I got a splinter yesterday, and last night as I tried to get it out I got angry at you. The last time I removed a splinter it was yours. We were at your place, and you held out your hand to me. Can you help me with these? you asked. It took me by surprise.
You had everything: tweezers, a sharp needle, a match to sterilize the needle. You sat by the window, where the light was good, and I squinted at the soft heel of your palm, muttering and trying not to hurt you. It's harder to take out someone else's splinter than your own, maybe, because you can't feel the pain and in your imagination it's much worse. I hated the idea that I was hurting you, clumsily chasing the tiny sliver embedded in your skin. I winced inwardly as I worked the deep one out. There were two of them, and I got them both. You never flinched. You sat, quiet and brave, reassuring me that I was doing a good job.
Last night, alone, I didn't have anything. If I have a sewing kit I don't know where it is. I buy a new one every six months at the drugstore and immediately forget where I stow it. I got an old blunt pin, the back end of a brooch, and didn't bother to sterilize it. I couldn't really see where it had gone in, or hold my hand in a place where I had a good line of sight. I had to pull back the skin on my pinky with my thumb, awkwardly, while I stabbed around at it with the other hand. I was clumsy and ineffective. It stung, and I kept giving up, then realizing it would hurt more if I didn't take it out. I got mad at you, mad at the memory of me taking care of you. I was mad because I was alone, and mad because I wouldn't have noticed but for the intrusion of your memory.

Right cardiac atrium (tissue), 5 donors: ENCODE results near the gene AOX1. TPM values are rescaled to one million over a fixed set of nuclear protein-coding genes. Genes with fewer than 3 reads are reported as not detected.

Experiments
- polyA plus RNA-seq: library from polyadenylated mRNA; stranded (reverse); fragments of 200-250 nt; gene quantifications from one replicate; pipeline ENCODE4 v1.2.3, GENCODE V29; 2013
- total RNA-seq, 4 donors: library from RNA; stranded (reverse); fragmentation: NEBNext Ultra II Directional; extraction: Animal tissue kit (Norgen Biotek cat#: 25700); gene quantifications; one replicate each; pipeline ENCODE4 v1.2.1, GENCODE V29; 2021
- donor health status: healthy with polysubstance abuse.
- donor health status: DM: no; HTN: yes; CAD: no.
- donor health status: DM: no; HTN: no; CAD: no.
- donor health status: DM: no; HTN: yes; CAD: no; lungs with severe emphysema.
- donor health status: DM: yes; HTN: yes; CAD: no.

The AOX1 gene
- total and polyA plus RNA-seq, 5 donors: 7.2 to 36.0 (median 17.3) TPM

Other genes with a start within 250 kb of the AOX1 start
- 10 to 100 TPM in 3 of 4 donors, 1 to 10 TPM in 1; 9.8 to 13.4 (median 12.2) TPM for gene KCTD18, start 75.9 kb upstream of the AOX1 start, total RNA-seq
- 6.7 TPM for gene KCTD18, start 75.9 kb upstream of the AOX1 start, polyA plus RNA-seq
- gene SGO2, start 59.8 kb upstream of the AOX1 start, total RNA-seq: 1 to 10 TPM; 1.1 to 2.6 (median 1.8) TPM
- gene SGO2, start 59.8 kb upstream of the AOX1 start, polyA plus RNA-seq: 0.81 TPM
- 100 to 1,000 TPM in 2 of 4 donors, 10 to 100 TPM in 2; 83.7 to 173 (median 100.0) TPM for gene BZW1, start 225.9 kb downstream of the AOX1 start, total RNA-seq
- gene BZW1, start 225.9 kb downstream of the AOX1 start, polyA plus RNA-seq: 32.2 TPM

I've learned lately that I am not very good at asking for help. It's not just asking for help, a friend corrected me. It's accepting help, being helped. I'm no good at that. Last night as I poked dully into the flesh of my finger I thought about how nice it felt to take care of you. What surprised me when you asked me to take out your splinter was how simple and intimate it can be to trust someone else with small things, flesh wounds. It wouldn't have occurred to me to ask you, then. And now, when it might have, you're not here.
I wish you were.
But I did get it out, eventually, without anyone's help. And it only stings a little.